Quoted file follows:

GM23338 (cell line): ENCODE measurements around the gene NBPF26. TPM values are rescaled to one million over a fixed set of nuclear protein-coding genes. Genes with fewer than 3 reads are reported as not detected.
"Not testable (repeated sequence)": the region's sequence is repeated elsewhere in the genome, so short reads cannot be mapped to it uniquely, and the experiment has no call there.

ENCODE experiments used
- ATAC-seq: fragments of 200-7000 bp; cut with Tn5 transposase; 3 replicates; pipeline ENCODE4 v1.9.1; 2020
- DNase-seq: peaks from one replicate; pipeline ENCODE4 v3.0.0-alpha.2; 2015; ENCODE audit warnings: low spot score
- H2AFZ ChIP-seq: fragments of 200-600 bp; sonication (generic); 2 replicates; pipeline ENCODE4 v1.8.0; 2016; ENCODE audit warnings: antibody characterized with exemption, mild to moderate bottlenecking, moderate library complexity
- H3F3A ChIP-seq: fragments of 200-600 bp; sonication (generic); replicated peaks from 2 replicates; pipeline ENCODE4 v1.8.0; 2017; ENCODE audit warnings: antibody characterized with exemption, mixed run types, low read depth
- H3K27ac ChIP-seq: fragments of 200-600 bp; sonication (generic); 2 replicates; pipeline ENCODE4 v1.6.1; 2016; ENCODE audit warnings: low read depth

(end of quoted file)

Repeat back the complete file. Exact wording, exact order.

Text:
GM23338 (cell line): ENCODE measurements around the gene NBPF26. TPM values are rescaled to one million over a fixed set of nuclear protein-coding genes. Genes with fewer than 3 reads are reported as not detected.
"Not testable (repeated sequence)": the region's sequence is repeated elsewhere in the genome, so short reads cannot be mapped to it uniquely, and the experiment has no call there.

ENCODE experiments used
- ATAC-seq: fragments of 200-7000 bp; cut with Tn5 transposase; 3 replicates; pipeline ENCODE4 v1.9.1; 2020
- DNase-seq: peaks from one replicate; pipeline ENCODE4 v3.0.0-alpha.2; 2015; ENCODE audit warnings: low spot score
- H2AFZ ChIP-seq: fragments of 200-600 bp; sonication (generic); 2 replicates; pipeline ENCODE4 v1.8.0; 2016; ENCODE audit warnings: antibody characterized with exemption, mild to moderate bottlenecking, moderate library complexity
- H3F3A ChIP-seq: fragments of 200-600 bp; sonication (generic); replicated peaks from 2 replicates; pipeline ENCODE4 v1.8.0; 2017; ENCODE audit warnings: antibody characterized with exemption, mixed run types, low read depth
- H3K27ac ChIP-seq: fragments of 200-600 bp; sonication (generic); 2 replicates; pipeline ENCODE4 v1.6.1; 2016; ENCODE audit warnings: low read depth